Following this experience Chris's mother became part of an Army administrative team; once a town was secured they moved in to register and organize the local population, and she was one of the first British Army personnel to enter the Bergen-Belsen concentration camp. Like all those who had such experiences it left an indelible mark, especially as she was one of the soldiers given the task of registering those who had survived that horrendous place.

During the time she was at Bergen-Belsen Marie befriended a number of the survivors and remained in touch with them, some of whom eventually settled in Norway.

One of the survivors his mother befriended came to stay with them a few times when he was a boy. She was named Eva, and had settled in Norway, whilst some of the others eventually settled in Colombia. Chris had no idea what her family name was but he did know that Eva was a linguist by profession and that she also worked in translations. Eva has probably passed away by now but maybe she has family in Norway. "Just think what it would be to somehow connect with them after all these years and what a wonderful memorial that would be to both my mother and to Eva," Chris added thoughtfully.

Chris has been walking the streets of Wimborne crying out civic announcements at the top of his lungs for over 16 years, and as we chat everybody passing by says "Hi" to the Wimborne wailer who looks most impressive in his black 3-cornered hat, long red coat, large wooden staff with a mini-crier carving on the top. Most of Chris's announcements are charity-related but on New Year's Eve he stands on a balcony alongside the mayor of Wimborne and local municipal leaders, counts down the old year, cries out and rings in the new.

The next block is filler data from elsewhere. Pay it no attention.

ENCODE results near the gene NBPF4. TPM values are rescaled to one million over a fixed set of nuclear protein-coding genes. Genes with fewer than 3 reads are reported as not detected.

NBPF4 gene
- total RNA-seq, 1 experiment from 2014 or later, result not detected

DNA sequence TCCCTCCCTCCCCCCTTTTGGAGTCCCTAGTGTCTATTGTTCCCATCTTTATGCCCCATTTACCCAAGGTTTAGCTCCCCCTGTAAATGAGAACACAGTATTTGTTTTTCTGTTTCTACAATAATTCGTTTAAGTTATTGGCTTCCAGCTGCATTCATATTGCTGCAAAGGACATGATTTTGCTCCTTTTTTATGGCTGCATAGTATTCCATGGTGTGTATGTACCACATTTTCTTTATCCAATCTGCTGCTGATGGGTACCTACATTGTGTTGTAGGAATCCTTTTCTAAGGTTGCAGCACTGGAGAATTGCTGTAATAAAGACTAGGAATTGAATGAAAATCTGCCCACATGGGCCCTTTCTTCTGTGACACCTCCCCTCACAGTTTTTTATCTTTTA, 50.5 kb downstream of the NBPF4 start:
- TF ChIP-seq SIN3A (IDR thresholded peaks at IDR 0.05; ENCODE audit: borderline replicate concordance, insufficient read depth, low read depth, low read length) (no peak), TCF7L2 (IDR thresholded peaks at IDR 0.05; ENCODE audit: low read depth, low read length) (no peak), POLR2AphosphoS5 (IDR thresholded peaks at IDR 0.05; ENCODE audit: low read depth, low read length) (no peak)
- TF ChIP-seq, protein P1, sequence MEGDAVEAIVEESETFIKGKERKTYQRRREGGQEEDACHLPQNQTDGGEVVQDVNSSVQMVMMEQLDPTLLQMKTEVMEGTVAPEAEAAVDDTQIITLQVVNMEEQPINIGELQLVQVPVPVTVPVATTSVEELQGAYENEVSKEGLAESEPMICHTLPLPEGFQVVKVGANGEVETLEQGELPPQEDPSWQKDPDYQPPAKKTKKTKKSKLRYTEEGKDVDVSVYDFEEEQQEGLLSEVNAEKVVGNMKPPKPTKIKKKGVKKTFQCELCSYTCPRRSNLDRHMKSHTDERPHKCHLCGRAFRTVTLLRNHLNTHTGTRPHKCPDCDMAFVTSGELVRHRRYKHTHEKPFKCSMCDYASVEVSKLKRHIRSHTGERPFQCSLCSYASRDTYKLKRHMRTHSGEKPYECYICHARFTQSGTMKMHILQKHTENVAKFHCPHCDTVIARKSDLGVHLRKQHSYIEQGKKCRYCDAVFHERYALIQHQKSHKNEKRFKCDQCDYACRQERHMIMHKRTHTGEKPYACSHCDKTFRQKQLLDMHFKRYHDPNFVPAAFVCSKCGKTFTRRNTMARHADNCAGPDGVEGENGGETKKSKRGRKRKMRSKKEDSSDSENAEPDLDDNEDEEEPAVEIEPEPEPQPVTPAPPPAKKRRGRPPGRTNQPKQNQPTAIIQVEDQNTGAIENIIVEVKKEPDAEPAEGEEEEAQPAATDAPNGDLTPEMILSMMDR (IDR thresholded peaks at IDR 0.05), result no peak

British tradition that dates back to Norman times

The Town Crier's legacy can be traced back as far as the Civil War in England and, like many English towns, Wimborne boasts a large civil war musket-carrying re-enactment society in which Chris Brown plays a leading role. "Officially my part in this is known as being commissioned to raise the militia of the town," explains Chris. "Basically we have here a group of people interested in historical re-enactment who portray the 1685 Monmouth Rebellion, also known as the West Country rebellion, when there was an attempt to overthrow James II, and their activities generate a great deal of support from the local community." Throughout Britain 200 Town Criers carry on a tradition that began in Norman times. Many of these very colorful civic criers compete against each other in the annual Town Criers' National Championships. Chris has won the county championships many times, and in 2007 also took the national championships. As we exchange business cards before parting company, I glance down and read:

Chris Brown, The Rock 'n' Roll Town Crier!

Oyez, oyez, oyez – yeah, yeah, yeah! 

 

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Wednesday, 23 September 2020